Food waste in the UK and the stranglehold that big supermarkets have over their suppliers has been exposed respectively by celebrity chef campaigners Jamie Oliver and Hugh Fearnley Whittingstall. Plus the appalling way these suppliers are treated was also highlighted recently by a ruling by the Grocery Code Adjudicator against Tesco – with some in the supply chain waiting years to be paid.

Despite all of this, Labour MP Kerry McCarthy’s Food Waste Bill – published in the Commons last week – has not even been guaranteed the respect of a Second Reading by the government.

Kerry’s Bill also seeks to address the scandal of unsold surplus food being thrown away by supermarkets. Whilst some are addressing this issue, only 2% gets redistributed to charities. The charity FareShare has done some tremendous work in this area, estimating that if the UK diverted just 25% of its unsold food for distribution it would save the voluntary sector £250 million each year. And a lead on this has already been taken in France, whose government recently voted to require supermarkets to give away unsold food which has reached its sell-by date.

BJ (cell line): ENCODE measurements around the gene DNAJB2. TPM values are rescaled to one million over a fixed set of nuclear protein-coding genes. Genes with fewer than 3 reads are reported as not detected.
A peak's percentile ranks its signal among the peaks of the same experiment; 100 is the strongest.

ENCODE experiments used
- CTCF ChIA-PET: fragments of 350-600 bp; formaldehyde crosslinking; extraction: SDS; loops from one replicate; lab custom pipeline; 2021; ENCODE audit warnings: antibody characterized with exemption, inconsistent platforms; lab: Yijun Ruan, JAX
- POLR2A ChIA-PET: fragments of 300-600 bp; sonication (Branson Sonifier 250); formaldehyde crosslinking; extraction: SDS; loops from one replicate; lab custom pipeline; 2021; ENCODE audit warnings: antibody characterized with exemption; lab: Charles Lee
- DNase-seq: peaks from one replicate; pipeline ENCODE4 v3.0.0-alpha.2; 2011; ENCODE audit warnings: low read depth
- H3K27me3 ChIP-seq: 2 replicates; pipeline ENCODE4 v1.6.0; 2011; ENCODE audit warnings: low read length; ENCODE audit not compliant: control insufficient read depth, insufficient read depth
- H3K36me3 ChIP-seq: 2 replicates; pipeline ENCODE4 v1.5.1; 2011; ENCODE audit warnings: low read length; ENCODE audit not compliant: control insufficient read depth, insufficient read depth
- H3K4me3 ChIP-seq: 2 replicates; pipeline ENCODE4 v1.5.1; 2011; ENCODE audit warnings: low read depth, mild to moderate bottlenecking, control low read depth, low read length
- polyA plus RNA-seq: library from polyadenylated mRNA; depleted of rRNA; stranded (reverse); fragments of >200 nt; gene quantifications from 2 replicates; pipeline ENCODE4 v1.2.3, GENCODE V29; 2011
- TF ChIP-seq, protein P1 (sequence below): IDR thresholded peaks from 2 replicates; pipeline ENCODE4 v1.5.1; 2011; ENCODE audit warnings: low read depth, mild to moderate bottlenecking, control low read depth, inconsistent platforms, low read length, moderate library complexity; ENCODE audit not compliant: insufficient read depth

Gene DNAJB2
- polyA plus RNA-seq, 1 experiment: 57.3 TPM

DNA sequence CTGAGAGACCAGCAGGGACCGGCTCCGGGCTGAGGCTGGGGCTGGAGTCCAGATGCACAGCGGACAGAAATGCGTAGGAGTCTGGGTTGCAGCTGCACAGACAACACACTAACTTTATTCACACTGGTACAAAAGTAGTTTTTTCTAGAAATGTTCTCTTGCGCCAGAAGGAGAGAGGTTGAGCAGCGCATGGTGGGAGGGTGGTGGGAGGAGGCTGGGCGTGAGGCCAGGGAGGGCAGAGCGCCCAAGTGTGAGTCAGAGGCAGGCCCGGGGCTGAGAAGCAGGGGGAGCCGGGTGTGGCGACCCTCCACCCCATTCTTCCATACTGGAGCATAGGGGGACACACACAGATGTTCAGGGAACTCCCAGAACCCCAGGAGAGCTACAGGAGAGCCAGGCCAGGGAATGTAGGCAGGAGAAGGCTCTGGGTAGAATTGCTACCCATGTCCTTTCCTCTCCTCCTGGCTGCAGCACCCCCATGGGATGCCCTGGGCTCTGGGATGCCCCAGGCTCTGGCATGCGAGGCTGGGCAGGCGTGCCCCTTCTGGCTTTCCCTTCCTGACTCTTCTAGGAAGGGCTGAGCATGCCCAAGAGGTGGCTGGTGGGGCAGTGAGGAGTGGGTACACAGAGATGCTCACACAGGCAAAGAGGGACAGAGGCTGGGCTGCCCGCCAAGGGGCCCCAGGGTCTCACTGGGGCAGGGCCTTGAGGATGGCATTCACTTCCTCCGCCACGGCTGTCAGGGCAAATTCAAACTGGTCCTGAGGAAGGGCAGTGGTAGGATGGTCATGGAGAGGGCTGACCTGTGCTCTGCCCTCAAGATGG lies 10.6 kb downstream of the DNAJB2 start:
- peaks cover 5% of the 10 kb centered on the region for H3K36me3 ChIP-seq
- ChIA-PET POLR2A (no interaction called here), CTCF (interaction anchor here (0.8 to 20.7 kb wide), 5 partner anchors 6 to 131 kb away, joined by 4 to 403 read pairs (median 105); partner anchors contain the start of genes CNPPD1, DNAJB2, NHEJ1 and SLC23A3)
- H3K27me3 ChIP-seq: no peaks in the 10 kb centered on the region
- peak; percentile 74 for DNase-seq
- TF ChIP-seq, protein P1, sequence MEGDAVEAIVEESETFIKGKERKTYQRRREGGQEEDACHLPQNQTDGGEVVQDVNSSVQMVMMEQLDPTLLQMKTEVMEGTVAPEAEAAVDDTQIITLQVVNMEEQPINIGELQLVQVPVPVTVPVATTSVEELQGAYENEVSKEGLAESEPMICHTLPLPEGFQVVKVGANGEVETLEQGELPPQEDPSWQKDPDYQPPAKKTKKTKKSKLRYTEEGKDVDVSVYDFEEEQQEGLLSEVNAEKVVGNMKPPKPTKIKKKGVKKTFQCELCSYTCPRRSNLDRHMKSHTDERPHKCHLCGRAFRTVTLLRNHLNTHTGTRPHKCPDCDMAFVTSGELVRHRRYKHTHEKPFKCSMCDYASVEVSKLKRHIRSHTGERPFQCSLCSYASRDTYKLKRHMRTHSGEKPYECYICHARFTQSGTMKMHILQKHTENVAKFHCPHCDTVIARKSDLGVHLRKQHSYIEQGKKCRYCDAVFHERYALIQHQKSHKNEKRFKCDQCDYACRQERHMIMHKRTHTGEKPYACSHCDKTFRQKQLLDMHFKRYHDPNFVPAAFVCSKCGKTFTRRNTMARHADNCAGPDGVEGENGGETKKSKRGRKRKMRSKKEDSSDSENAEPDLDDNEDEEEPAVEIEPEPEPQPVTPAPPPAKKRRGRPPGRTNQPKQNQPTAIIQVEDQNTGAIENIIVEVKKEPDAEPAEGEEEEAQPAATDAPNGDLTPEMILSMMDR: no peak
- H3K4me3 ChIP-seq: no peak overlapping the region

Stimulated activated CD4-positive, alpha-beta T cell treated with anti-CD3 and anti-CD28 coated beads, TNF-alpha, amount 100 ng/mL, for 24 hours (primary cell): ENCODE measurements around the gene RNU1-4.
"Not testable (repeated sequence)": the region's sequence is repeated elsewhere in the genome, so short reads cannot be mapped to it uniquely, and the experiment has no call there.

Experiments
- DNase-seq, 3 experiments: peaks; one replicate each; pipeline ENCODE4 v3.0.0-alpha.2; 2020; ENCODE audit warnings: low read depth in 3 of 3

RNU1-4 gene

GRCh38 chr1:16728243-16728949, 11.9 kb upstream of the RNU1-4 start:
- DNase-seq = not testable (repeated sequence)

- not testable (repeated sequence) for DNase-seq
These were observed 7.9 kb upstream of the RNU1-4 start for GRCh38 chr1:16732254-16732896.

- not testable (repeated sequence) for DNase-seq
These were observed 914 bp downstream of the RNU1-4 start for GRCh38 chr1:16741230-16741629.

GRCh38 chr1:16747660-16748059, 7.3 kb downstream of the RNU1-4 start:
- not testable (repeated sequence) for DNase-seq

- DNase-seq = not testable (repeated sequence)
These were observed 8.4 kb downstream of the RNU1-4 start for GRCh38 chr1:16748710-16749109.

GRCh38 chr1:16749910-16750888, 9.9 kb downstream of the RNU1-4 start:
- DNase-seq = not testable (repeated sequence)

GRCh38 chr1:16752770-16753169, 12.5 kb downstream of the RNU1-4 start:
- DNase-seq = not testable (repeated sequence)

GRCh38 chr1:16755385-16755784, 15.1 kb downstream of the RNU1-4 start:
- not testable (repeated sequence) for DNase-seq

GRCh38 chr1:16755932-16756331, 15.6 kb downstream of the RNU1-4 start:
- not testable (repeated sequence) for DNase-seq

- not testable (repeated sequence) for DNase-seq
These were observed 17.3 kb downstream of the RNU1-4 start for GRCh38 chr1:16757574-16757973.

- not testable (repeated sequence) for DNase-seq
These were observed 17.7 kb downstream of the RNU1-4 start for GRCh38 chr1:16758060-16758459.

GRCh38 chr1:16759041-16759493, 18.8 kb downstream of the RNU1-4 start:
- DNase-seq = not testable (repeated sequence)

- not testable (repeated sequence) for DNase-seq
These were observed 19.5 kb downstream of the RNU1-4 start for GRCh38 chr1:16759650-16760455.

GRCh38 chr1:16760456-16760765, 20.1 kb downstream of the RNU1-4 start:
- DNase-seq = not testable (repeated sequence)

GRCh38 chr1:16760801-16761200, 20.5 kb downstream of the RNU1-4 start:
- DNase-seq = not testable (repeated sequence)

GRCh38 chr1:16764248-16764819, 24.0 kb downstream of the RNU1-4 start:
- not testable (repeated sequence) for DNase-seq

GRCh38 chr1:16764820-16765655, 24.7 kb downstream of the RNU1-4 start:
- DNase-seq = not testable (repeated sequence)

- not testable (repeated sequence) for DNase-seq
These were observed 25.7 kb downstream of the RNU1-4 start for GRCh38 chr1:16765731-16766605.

So there is a great deal more the UK government should be doing – something I will press this week in a Lords debate on the issue. At its heart, we need to prevent food being wasted in the first place, by ensuring that the food produced has a market and will be eaten. Then, if any surplus occurs, it should be distributed to charities to feed the hungry. If all else fails, the final options should be diversion to livestock feed, anaerobic digestion or compost. It should be considered an insult to those who cannot afford to feed themselves of their families that edible food ends up in landfill.

Baroness Maggie Jones of Whitchurch is Shadow DEFRA Minister in the House of Lords. She tweets @WhitchurchGirl

Published 3rd February 2016

Production values

Maggie Jones on the scandal of food waste and the need for the UK government to act now

AlfDubssml4x3.jpgAlf Dubs on amending the Immigration Bill to help unaccompanied child refugees